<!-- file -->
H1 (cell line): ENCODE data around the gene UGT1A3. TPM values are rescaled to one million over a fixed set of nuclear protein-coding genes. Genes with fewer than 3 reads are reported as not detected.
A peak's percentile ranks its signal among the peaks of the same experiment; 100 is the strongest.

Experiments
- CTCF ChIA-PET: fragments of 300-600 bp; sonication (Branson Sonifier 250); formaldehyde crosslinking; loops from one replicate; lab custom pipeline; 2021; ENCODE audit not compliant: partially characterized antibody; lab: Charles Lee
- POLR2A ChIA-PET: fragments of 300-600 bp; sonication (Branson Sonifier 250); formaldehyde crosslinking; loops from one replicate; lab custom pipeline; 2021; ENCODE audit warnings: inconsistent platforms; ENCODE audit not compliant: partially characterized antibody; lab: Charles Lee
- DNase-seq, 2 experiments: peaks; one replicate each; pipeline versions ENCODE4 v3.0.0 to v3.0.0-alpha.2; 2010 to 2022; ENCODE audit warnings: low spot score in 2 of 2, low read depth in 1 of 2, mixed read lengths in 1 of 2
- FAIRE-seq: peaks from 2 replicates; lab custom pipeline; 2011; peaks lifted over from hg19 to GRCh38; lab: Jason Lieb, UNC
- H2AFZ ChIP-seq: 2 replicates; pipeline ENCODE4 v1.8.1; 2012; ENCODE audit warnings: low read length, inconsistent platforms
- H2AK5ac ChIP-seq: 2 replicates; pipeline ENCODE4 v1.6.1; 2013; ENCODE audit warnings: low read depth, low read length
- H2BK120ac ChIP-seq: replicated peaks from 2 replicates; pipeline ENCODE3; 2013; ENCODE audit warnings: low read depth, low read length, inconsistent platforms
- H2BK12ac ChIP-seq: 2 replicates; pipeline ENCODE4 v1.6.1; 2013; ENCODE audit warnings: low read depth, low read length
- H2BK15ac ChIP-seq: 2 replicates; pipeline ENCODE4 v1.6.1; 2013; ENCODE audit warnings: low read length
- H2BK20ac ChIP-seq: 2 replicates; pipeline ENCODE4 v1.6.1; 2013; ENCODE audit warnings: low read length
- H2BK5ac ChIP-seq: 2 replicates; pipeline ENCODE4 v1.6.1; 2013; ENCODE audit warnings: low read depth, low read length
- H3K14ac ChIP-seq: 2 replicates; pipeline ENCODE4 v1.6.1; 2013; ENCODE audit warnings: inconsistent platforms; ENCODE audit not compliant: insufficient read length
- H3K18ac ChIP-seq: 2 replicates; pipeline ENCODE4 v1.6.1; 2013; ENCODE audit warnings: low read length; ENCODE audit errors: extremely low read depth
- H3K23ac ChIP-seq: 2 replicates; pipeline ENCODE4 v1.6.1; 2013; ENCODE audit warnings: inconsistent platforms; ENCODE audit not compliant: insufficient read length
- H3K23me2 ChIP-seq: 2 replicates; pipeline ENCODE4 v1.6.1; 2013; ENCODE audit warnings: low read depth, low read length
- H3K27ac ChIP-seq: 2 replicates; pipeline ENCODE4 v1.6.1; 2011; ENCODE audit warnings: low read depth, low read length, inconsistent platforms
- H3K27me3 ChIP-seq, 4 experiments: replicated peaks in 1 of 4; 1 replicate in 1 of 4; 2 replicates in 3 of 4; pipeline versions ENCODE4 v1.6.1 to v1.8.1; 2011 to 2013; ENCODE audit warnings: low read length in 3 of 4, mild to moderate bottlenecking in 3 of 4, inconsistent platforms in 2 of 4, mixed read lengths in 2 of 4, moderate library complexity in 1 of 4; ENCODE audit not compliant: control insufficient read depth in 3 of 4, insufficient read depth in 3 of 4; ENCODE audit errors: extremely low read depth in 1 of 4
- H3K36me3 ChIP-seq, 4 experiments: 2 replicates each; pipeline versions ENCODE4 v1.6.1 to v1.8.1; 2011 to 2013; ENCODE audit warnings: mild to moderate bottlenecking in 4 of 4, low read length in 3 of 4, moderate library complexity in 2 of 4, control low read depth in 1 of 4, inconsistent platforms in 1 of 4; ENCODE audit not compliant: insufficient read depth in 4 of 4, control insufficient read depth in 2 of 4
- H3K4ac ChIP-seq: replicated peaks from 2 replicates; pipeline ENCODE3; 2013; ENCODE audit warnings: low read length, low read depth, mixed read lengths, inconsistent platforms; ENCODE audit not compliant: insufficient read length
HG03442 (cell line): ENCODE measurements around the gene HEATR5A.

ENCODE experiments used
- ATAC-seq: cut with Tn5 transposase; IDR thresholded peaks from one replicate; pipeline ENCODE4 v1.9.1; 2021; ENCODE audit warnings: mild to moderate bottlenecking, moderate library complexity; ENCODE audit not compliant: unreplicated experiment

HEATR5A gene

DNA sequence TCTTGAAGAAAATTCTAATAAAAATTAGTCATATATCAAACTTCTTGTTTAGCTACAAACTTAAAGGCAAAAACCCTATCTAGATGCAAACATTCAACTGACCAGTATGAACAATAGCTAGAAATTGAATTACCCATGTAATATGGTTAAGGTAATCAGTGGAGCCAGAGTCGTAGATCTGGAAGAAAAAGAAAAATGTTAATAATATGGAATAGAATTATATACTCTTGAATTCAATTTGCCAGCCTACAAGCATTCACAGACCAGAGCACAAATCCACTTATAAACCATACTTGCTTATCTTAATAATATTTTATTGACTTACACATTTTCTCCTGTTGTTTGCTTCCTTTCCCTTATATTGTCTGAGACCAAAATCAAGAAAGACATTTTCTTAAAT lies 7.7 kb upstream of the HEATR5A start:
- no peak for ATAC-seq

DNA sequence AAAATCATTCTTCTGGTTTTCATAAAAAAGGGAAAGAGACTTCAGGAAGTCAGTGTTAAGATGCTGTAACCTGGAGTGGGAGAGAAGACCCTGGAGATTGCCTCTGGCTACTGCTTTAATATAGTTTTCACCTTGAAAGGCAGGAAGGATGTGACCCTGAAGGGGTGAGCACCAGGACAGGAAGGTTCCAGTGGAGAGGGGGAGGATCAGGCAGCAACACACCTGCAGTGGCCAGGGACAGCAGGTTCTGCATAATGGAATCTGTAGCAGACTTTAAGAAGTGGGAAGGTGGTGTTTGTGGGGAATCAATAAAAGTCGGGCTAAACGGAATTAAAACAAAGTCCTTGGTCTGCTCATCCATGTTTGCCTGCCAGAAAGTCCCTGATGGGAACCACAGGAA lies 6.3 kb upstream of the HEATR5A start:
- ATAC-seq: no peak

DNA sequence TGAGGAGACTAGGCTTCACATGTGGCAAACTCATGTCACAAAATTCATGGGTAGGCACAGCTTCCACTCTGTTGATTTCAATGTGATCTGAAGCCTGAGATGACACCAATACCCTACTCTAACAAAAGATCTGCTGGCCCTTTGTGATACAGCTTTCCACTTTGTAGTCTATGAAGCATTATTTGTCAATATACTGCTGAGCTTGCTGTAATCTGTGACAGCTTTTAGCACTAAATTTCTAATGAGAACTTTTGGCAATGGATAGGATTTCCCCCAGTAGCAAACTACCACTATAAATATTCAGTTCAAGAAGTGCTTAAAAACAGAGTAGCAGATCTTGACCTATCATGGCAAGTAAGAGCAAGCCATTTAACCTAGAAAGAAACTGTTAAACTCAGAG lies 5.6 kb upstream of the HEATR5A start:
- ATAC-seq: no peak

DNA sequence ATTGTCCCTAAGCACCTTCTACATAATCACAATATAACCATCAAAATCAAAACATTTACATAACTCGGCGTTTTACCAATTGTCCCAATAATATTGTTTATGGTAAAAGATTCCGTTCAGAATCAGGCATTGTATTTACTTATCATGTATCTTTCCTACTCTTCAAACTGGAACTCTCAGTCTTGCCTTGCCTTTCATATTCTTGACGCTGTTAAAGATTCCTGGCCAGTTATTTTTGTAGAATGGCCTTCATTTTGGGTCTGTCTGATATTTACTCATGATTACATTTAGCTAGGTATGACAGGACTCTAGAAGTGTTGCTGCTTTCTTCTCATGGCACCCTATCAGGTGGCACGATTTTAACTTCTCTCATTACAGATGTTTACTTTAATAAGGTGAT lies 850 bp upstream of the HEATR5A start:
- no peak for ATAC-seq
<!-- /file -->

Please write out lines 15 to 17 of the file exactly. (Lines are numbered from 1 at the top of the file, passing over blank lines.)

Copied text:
- H3K14ac ChIP-seq: 2 replicates; pipeline ENCODE4 v1.6.1; 2013; ENCODE audit warnings: inconsistent platforms; ENCODE audit not compliant: insufficient read length
- H3K18ac ChIP-seq: 2 replicates; pipeline ENCODE4 v1.6.1; 2013; ENCODE audit warnings: low read length; ENCODE audit errors: extremely low read depth
- H3K23ac ChIP-seq: 2 replicates; pipeline ENCODE4 v1.6.1; 2013; ENCODE audit warnings: inconsistent platforms; ENCODE audit not compliant: insufficient read length